What are four ways states deny the right to vote to certain citizens?

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    Citizens who are ex-felons are not allowed to vote in some states.

    Prior to this week's election, a group in Statesboro, Ga., styling itself Statesboro Citizens for Good Government challenged 909 registered voters on the grounds that as students at Georgia Southern University, they were not residents entitled to vote in city elections. State law requires such challenges to "specify distinctly the grounds of the challenge." Far from being distinct, the 909 challenges used an identical form, with a blank space for filling in the names of individual voters, and identical language that "the elector has come to Statesboro, Georgia, only for the temporary purpose of attending Georgia Southern University."

    On September 20 the House passed a bill (H.R. 4844) that would, starting in 2010, effectively deny the vote to any U.S. citizen who cannot produce a passport or birth certificate (or proof of naturalization). Although the bill’s supporters present it as a measure intended to prevent non-citizens from voting, the bill’s main impact will be on U.S. citizens themselves. A national survey finds that approximately 11 million native-born citizens currently lack the required documents. A substantial number could have difficulty obtaining or affording them.

    Across the nation, states have enacted new laws supposedly designed to prevent voter fraud and avoid election-day debacles. But qualified voters may also be left out in the cold, especially minorities, the poor, the elderly and the disabled.

    Critics charge that the Bush administration is part of the problem as the U.S. Department of Justice, which is charged with protecting the rights of all voters, has signed off on a number of the new regulations.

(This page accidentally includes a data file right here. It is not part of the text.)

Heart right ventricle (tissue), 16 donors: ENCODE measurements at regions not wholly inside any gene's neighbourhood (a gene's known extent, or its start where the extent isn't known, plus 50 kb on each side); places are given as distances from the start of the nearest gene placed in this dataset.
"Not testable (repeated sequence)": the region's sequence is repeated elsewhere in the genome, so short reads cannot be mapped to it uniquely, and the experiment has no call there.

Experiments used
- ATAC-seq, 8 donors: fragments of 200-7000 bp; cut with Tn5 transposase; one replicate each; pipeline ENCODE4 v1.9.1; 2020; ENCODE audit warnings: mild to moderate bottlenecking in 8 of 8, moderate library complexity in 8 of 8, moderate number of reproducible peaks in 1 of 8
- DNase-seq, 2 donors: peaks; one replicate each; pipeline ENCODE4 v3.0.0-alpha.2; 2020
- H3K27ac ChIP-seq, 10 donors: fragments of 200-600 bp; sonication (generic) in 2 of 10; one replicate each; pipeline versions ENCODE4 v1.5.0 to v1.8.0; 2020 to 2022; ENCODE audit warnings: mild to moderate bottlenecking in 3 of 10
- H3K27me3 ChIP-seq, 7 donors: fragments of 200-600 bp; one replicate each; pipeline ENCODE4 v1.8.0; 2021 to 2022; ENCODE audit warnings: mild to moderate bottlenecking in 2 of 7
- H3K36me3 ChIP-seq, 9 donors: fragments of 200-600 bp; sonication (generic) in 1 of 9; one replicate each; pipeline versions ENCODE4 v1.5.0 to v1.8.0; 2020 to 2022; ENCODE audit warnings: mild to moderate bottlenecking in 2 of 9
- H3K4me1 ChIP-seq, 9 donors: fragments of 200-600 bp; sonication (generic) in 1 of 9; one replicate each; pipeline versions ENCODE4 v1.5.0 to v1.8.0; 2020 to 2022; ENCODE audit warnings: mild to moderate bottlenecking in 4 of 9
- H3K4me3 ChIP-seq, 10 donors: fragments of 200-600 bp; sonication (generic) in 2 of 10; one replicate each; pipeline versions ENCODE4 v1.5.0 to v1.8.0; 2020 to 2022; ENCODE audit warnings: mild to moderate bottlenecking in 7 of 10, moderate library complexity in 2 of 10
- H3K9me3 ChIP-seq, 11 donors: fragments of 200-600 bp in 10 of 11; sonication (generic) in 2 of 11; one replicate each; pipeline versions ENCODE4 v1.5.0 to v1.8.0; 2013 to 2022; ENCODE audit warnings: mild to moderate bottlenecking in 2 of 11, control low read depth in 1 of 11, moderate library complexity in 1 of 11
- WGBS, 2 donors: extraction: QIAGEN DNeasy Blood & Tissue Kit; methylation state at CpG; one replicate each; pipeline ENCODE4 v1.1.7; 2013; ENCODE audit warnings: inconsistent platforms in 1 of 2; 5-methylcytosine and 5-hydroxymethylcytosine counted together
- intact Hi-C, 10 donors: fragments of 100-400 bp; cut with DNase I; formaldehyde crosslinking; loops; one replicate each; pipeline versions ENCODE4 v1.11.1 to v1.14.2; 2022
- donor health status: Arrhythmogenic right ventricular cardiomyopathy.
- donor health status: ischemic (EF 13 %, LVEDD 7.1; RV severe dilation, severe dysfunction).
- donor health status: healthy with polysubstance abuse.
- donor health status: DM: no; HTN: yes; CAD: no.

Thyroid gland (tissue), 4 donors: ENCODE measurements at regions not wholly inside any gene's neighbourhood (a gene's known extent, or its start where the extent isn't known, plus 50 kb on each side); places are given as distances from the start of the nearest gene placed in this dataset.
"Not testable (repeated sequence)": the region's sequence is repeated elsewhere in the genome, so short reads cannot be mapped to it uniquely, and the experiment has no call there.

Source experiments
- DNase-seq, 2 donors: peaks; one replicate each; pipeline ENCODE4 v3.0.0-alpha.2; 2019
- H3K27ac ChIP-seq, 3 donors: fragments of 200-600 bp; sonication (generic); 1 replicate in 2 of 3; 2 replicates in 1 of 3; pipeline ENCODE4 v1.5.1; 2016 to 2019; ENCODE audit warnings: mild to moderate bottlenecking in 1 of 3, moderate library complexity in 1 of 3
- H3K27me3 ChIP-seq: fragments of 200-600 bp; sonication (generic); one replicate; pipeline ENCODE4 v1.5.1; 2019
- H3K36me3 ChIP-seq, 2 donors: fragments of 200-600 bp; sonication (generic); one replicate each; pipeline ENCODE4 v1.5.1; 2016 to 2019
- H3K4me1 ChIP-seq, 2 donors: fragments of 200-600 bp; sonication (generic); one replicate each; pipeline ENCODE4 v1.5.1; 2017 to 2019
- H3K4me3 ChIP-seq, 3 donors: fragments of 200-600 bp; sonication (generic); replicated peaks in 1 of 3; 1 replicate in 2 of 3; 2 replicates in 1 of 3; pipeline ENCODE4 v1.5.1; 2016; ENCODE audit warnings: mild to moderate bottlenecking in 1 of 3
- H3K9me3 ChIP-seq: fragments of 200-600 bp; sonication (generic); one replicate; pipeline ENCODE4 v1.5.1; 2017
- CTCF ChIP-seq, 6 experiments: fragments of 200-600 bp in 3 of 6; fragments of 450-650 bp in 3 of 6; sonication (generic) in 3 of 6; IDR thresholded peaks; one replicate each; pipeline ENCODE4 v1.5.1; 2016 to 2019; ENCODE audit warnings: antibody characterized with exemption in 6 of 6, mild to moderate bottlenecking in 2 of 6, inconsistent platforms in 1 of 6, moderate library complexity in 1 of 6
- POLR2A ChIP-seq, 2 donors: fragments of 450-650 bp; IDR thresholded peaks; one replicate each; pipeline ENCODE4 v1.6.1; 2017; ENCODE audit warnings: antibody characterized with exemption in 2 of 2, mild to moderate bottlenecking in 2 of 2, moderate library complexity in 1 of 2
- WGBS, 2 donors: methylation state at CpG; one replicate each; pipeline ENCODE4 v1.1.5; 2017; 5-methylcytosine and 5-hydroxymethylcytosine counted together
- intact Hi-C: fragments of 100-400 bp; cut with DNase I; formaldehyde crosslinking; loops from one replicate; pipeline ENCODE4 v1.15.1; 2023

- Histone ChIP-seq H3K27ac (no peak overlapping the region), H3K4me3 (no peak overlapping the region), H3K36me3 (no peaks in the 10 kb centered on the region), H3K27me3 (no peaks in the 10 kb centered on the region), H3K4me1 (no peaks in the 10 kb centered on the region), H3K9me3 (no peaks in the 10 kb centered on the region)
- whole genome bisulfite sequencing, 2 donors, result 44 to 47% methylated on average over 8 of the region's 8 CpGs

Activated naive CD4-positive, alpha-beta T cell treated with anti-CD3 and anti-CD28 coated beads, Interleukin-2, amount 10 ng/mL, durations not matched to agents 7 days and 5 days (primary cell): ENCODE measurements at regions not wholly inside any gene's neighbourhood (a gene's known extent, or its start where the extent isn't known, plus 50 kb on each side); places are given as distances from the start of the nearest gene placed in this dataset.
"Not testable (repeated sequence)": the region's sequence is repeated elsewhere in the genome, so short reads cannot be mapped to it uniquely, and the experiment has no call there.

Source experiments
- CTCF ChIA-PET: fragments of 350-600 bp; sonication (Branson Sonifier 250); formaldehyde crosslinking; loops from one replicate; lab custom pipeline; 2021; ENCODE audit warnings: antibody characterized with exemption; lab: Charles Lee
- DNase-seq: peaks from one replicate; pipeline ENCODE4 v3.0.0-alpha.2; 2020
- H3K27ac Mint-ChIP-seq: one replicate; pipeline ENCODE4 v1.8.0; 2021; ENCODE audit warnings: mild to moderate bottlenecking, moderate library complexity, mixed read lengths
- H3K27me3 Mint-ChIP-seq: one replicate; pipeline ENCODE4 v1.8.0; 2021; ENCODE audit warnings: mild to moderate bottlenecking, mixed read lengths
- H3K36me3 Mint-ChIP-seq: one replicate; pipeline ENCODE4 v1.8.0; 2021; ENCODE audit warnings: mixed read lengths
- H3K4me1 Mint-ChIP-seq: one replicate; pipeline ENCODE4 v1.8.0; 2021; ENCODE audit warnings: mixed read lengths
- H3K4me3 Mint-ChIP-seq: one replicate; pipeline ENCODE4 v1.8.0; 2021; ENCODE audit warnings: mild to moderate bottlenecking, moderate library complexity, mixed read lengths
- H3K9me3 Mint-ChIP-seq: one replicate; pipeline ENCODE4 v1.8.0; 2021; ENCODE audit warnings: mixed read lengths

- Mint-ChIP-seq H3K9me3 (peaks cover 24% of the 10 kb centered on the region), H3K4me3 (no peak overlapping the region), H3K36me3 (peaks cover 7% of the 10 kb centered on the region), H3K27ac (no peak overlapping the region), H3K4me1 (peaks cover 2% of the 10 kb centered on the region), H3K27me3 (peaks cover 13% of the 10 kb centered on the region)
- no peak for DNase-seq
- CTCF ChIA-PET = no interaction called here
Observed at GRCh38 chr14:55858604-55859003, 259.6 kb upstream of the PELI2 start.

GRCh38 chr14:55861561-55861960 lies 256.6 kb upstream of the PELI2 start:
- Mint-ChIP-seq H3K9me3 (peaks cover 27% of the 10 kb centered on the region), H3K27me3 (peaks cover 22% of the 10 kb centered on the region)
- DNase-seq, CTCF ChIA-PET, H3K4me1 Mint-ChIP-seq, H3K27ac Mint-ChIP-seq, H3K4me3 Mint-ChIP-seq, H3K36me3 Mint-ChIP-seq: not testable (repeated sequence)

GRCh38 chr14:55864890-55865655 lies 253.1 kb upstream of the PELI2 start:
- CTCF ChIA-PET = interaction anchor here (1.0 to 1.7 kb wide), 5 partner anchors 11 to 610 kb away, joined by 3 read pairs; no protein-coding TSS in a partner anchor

In Florida, new penalties that can reach up to $5,000 for registration delays or problems, which forced traditional registration advocacy groups, like the League of Women Voters, to avoid registering voters for a crucial primary.

    "The law has done harm because the League of Women Voters, as well as other organizations, were not able to register voters before the primary," said Dianne Wheatley-Giliotti, the president of the LWV in Florida.

    And sometimes political operatives even stoop so low as to tell citizens to vote on the wrong day.

  • jepsen
    Lv 4
    4 years ago

    a.interior the south decrease back interior the overdue 1800's and early 1900's, they used to have intelligence checks and a polltax that would want to shop maximum blacks away. b.you may also set up polling places too some distance remote from the position they stay, or positioned too few machines in making the wait too lengthy. that is in difficulty-free words 1/2 and by ability of a few different person.

  • 1 decade ago

    call me ignorant, but I am not aware of any way any legal residents are denied or even slightly inconvenienced, in voting. to be honest, I do not have a problem with having to show an ID, which is supposedly a denial of certain groups, but it evades me. we are issued voter ID cards, when we register.

  • Me
    Lv 5
    1 decade ago

    A few states require you to be residents of that particular state for a few months.

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